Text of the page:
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Some differences between "solid modernity" and "liquid modernity," as described by Zygmut Baiman in Liquid Modernity, relate to the (1) resistance of the abstract idea of modernity (i.e., "the present stage of the modern era") to stress; (2) modernity's relationship to time and space; (3) and modernity's ability to hold a shape with "spatial dimensions." Bauman's thesis is that the present stage of the modern era has deviated from an historical manifestation of essential characteristics. While past historical eras may be seen to have been habituated in their socio-economic and cultural ways, the modern era actively initiates shifts in paradigm to the past unyielding "mould" of historic ambitions.
It is in this sense that "solid modernity" and "liquid modernity" arise as suitable metaphors for the two types of manifestations: solid modernity for past eras that resist paradigm shifts and dislodge habituation and liquid modernity for the present stage of the modern era in which paradigm shifts and dislodgement of habituation are courted. Solid modernity is said to resist stress and to continue in the same shape with historically defined spatial parameters and dimensions. Liquid modernity is said to produce flow, like the flow of liquids, when encountering socio-economic stress and to flow into new social/cultural shapes with no historically defined spatial parameters and dimensions.
It can be said that while solids are best defined by space, liquids are best defined by time. Time is fulfilled in flow: liquids flow from one resting place to the next when encountering force stress in a continual progression of change. Shape with spatial dimensions is not a characteristic of liquids. Shape is measured in space and time, though the time element is static. Applied to the modern era, this understanding describes past modernity, solid modernity, as continuing for long periods of time with the same habitual socio-economic shape as formerly; time is an unimportant [relatively unimportant] element. On the other hand, as a liquid flows ceaselessly when encountering any kind of force, liquid modernity is measured in time as its shapes are always in flux and changing. These are some of the critical differences between Bauman's concepts of unchanging solid modernity and changeable liquid modernity.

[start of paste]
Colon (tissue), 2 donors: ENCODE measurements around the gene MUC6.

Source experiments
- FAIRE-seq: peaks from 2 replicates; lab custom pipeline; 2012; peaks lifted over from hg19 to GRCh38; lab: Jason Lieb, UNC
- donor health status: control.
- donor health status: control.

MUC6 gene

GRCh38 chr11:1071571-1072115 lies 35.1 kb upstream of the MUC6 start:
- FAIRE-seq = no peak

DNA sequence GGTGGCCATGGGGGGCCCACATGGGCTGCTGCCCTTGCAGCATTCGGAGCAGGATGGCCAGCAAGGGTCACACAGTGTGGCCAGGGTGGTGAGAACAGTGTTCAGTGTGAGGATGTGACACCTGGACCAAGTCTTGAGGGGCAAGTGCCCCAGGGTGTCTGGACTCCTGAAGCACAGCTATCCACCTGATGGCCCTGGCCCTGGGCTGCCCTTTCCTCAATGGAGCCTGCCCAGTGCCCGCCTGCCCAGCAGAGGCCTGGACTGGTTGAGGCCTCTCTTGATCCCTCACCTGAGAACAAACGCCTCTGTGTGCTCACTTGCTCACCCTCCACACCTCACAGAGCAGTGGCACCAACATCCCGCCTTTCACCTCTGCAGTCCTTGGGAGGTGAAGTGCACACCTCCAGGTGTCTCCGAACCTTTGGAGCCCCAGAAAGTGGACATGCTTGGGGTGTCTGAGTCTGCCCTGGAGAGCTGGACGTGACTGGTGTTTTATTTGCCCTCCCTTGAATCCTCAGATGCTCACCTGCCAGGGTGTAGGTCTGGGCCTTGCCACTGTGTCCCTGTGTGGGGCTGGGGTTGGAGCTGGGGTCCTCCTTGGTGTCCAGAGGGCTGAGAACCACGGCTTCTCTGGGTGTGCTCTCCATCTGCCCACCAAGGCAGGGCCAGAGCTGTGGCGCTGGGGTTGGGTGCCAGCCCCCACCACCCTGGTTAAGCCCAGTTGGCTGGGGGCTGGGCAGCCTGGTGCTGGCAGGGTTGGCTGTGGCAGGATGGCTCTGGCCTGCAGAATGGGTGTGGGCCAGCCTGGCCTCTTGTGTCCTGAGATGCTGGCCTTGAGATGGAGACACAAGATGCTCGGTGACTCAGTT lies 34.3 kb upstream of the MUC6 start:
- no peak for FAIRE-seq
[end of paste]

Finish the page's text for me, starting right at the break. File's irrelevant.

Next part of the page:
Zygmunt Bauman (born 19th November 1925) in his book "Liquid Modernity" (2000) explains his concept of 'Liquid' and 'Solid' Modernity. In page six of that book he remarks that fluid or liquid modernity occurs when "the bonds which interlock individual choices in collective projects and actions are melted down." It is characterized by
"the dissolution of forces which could keep the question of order and system on the political agenda."
Bauman asserts that the present condition of human life is 'liquid' in contrast to the previous era which was 'solid.' Society,according to Bauman, has moved from being a 'producer' to a 'consumer' and that this passage from "solid" to "liquid" modernity has created a new and unprecedented setting for individual life pursuits, presenting individuals with a series of challenges never before encountered. Social forms and institutions no longer have enough time to 'solidify' and cannot serve as secure frames of reference for human actions and long-term life plans, so individuals have to find other ways to organise their lives. Individuals have to graft together a whole series of short-term projects and episodes that don't add up to the kind of sequence to which concepts like "career" and "progress" could be meaningfully applied. Such fragmented lives require persons to be flexible and adaptable — to literally think on their feet and to be constantly ready and willing to change their strategies at short notice and to abandon commitments and loyalties without the slightest regret and to exploit opportunities according to their current availability. In liquid modernity the individual must act, plan actions and calculate the likely gains and losses of acting (or failing to act) under conditions of pathological uncertainty.
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